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i still think that the scariest place to have it is when you start(like a stop sign or light) on a road that is peaked in the middle that has fresh light snow. i find im almost at a 45 degree angle from sliding down with the rear of the truck towards the shoulders on road like that around here when i take off from a stop beofre i have enough momentum to let of the gas, wich cuase it tto coast strait, theni can get back on the power very easy, and then im okay.
 

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WD40...I know that's how the Detroit is supposed to work, what I meant was, if I drive like grandpa and make it ratchet very rarely or drive it hard all the time so it's constantly locking and unlocking will there be a difference in wear on the internals?
 

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Discussion Starter · #10 ·
MY2ND78, did you see yours going in? It is a solid piece of steel. the carrier itself is way sturdier than my old Trac Loc, and weighed about 4 lbs more too! It is very solidly designed, and my take is go ahead a mess with it, you may have problem with it at 200k instead of 300k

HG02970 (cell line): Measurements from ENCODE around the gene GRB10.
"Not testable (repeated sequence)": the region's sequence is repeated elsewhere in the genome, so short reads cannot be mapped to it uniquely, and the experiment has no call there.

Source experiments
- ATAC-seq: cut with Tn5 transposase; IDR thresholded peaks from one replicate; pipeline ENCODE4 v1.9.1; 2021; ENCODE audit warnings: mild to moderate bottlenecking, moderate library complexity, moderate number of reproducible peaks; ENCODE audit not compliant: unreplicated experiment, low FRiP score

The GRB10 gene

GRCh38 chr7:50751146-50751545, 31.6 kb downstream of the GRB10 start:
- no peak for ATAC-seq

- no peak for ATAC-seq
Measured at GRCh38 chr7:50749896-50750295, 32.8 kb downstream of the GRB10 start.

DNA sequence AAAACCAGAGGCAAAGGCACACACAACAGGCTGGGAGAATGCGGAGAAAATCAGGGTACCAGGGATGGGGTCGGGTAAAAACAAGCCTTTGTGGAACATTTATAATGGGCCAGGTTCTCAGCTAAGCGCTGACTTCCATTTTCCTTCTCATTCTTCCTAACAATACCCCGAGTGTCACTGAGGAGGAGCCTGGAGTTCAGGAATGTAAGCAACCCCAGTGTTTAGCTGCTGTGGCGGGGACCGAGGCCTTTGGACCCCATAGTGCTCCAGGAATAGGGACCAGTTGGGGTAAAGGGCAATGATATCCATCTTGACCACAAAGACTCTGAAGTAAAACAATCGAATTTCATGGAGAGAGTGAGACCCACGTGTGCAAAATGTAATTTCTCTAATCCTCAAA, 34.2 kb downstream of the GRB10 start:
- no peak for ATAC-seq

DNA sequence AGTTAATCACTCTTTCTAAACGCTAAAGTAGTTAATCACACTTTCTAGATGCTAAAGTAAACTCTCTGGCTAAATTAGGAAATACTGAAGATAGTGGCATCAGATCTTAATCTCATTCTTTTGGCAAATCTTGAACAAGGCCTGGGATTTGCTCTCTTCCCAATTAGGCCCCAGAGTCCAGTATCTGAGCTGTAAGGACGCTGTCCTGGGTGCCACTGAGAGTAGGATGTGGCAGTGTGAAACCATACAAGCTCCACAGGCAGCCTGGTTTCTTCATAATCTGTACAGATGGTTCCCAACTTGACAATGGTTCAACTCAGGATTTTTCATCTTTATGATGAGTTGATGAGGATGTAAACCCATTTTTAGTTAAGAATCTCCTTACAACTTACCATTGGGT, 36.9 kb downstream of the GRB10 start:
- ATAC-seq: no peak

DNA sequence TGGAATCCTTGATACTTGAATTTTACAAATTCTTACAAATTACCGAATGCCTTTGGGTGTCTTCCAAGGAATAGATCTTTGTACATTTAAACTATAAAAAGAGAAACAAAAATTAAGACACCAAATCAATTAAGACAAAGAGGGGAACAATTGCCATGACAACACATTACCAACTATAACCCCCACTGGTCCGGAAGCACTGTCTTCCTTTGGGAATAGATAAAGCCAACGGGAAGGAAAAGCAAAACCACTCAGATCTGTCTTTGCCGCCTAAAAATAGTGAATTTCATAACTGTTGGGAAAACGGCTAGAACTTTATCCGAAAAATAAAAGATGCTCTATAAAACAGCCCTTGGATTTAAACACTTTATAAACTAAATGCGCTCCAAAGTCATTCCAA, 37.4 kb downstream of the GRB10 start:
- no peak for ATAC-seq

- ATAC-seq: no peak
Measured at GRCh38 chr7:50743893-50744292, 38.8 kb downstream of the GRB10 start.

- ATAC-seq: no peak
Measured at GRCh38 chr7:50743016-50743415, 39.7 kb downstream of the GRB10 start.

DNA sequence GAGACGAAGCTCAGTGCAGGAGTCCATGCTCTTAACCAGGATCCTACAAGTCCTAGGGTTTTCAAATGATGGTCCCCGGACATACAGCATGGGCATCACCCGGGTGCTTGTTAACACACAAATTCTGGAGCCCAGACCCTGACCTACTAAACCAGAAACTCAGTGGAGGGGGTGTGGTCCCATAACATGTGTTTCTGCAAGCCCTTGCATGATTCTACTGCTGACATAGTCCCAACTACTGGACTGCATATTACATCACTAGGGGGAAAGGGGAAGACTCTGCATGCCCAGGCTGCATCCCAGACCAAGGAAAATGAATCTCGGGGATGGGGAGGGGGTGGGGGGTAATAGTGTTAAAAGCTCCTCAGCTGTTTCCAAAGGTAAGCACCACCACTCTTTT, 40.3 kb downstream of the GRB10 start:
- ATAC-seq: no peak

. I did an internet search and finally go some pics of the interals. Built to last.

SKUED, No it is easy to install. I chose not to install it myself, not because I did not know how it goes in, but because I was not comfortable setting the gears back properly. this is an expensive unit, not to mention gears, and shafts. To have a major blow up due to improper gear install is stupid.
 

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Juice....I don't have one. Every time I consider it, I come up with 100 other things I could spend $600 on. Like my mortgage, bills, food. LMAO!!!
 

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Re: Detroit Locker-Lube

TheJuice
I run Mobile1 85W-? in both my front and rear diffs....all year.
The last time I changed fluid in the rear, it was good as new.
Gears, everything in the diff looked great.
That's in 100° heat in summer, and 20° (below zero) in winter.

Edit:
OK, just checked.
The Mobil1 Gear Lube is 75W-90.
Specifications are here.
Happy reading!